Devoured by Anna Mackmin

The narrator of Anna Mackmin’s debut novel is a 12-year-old girl growing up at Swallow’s Farmhouse, a hippie commune in early-70s Norfolk, where she lives with her mother (Beth, an agoraphobic potter), Anthony (her father, a poet), Star (her younger sister, who at the start of the novel has been electively mute for some time, and has the habit of pulling out her hair), along with a small handful of fellow seekers after an alternative lifestyle, plus a dog, a goat, a cat called Great Uncle Elizabeth (a detail surely crying out for an explanation), and several chickens.

I call her the narrator, though at first glance the book appears to be written in the second person. But its use of “you” isn’t a literary device to involve you, the reader, a little bit more in the action, it’s the narrator’s way of telling her story to herself, addressing herself directly (as you do), which soon comes to feel more natural than the “I” of most first person narratives. It’s that little bit more intimate, as though this is a genuinely private interior monologue. (The narrator does have a name, but as this is only revealed about 300 pages into a 328 page book, it feels wrong to give it away in a review. It gains a certain comic punch by being delayed. In this Guardian interview with Mackmin, the narrator is referred to as “Nearly Thirteen”, which is a name used for her in the book, but only by one of her fellow commune-dwellers, and as he uses it with a distinctly lecherous slant, it really seems wrong to call her by it.)

The book has a couple of other stylistic quirks. Speech gets no “he said, she said”, but has the speaker’s name after what they’ve said. As in:

“These are my kids.” Mummy…
“They come through you, they are not of you.” Laura.

Which again quickly feels natural, though it did leave me hunting ahead, with the longer passages of speech, to find who was speaking before I read what they said. Also, double quotes are used for speech in the present, single quotes for remembered speech, which was quite a good device once I’d spotted it, as it allowed things people had said in the past to be interpolated as a commentary on what was happening in the present.

But back to the farm. Swallow’s is, despite being an idealistic experiment in alternative living, somewhat less than a utopia. House meetings quickly descend into petty squabbles, and usually end with someone bursting into tears (something the narrator occasionally makes herself do, just to get a meeting over with). It soon becomes apparent there’s not such an obvious dividing line between the quest for a more natural way of living (they don’t eat processed foods at Swallow’s Farmhouse, they “don’t believe in telly”, and they don’t believe in shoes, either) in which people can find themselves and live free of the shackles of conventionality, and the use of vague and un-thought-through ideals as an excuse for simply being self-centred. The perfect illustration of this is the way the adults deal with food — food being important in the novel, whose narrative is peppered with little recipes. Presented with a multi-course meal — with all the dishes laid out at once, as bringing them out in ordered stages would infringe people’s right to choose for themselves how they eat — the adults scoff the sweet stuff, grabbing as much for themselves as they can. And it’s the kids — the narrator and her sister — who do the cooking.

If Swallow’s Farmhouse is a topsy-turvy place for adults, its even more so for the children, who are pretty much expected to be adults, “old souls” in young bodies, though they’re excluded from some things, such as poetry readings, and are often fobbed off with excuses like “adults are complex and have complex needs and you will understand fully when you’re an adult”. These are the sort of people who believe you aren’t supposed to trust anyone over thirty, but it’s also clear they haven’t much patience for those who are younger than themselves, either. This is an environment with a childish idealisation of the innocent state of youth that doesn’t want to bother with the sometimes difficult innocence of children:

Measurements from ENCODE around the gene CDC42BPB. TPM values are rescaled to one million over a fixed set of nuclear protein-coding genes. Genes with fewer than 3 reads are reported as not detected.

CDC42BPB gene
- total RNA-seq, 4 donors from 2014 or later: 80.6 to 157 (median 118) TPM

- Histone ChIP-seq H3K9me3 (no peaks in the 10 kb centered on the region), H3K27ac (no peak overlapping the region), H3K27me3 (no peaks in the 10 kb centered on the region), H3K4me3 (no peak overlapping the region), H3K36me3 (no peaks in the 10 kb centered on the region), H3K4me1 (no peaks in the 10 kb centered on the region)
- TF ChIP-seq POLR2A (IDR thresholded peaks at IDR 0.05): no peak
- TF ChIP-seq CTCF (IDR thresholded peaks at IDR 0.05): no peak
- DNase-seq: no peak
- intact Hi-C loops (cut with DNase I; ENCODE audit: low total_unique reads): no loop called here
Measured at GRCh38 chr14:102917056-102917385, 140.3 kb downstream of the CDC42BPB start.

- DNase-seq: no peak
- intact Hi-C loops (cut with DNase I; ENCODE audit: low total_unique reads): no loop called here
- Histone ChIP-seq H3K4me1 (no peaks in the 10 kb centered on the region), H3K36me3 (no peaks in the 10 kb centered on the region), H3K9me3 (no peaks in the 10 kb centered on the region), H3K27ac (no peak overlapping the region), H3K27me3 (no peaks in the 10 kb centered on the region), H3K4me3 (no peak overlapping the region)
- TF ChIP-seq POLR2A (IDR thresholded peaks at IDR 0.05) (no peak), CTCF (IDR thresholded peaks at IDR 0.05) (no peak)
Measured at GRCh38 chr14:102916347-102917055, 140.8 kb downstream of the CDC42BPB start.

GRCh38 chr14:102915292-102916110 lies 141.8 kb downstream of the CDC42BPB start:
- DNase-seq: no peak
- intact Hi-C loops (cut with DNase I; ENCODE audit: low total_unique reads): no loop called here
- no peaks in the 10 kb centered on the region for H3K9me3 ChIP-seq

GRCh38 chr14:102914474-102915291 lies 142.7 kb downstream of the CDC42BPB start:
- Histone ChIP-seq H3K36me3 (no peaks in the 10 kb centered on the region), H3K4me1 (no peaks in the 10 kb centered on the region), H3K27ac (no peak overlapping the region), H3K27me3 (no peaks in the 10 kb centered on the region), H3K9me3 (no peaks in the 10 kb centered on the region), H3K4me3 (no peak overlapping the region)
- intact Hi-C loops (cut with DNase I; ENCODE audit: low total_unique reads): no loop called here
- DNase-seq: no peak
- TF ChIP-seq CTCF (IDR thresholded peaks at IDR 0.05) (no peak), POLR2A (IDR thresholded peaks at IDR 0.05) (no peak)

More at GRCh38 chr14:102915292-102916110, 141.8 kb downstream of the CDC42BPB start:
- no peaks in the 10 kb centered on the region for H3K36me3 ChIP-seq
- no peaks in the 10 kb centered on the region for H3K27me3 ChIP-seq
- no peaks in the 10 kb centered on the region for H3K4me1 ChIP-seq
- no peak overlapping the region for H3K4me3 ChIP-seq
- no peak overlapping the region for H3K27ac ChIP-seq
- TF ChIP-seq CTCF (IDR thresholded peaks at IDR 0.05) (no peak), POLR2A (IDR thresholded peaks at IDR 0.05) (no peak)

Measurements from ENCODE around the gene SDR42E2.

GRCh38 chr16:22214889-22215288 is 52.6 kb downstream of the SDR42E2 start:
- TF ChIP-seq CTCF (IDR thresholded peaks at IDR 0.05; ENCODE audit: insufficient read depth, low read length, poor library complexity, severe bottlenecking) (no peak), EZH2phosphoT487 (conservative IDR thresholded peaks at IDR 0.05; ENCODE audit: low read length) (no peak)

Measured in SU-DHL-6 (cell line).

“What it boils down to is this: kids need to get a move on and grow up lickety spit and adults need to screech to a halt… Young is the thing.”

“My daughters are more like sisters,” Beth, the mother, says at one point, but the actual pair of sisters are the only ones really taking care of each other. It’s their relationship that’s at the core of the novel, though its power comes through largely in how little is said about it. The girls are always communicating with little looks and glances; they have their shared, private rituals; when Star remains mute, the narrator knows what she wants to say and says it for her; and some of the most poignant moments are when one has something the other hasn’t — a friendship, for instance — and there’s an obvious conflict between wanting them to have it and feeling separated from them by not being able to share in it.

On the one hand, Devoured is a comic novel, satirical of these supposedly idealistic adults’ utter failure to see their own hypocrisy, but it’s powered by genuine, deep emotion, and a real sense of danger. The lightest moments come when the narrator and Star are joined, briefly, by two boys from a nearby commune. A letter has arrived saying that an inspector will be coming to check on the children’s education, so the two communes team up to put on a show as “the Rainbow School”. It’s as disastrous as everything else the adults do, but the interaction between the children is wonderful, particularly as the narrator and thirteen-year old Orion fence their way towards a spiky friendship, neither wanting to admit how little they know about the real world, while trying to gain what insight they can from the gaps their communes’ slightly different ideals have left. (Orion’s parents, for instance, do believe in telly, leading to some light comedy when the narrator has no idea what Blue Peter, or who Valerie Singleton, is. They also, much to the narrator’s delight, believe in shoes.)

And that sense of danger. It centres on Bryan, the commune-dweller who calls the narrator “Nearly Thirteen”. The narrator, thinking she knows all about the adult world because nobody’s told her otherwise, doesn’t realise the danger she’s in when she flirts, experimentally, with him, or even what the danger properly is. And he, unsure of the rules in this more open, do-it-as-you-feel-it world, is obviously not sure, at first, of the damage he’s willing to do. But you know from the book’s title, and how the adults — particularly Bryan — gobble up anything sweet, what’s going to happen there.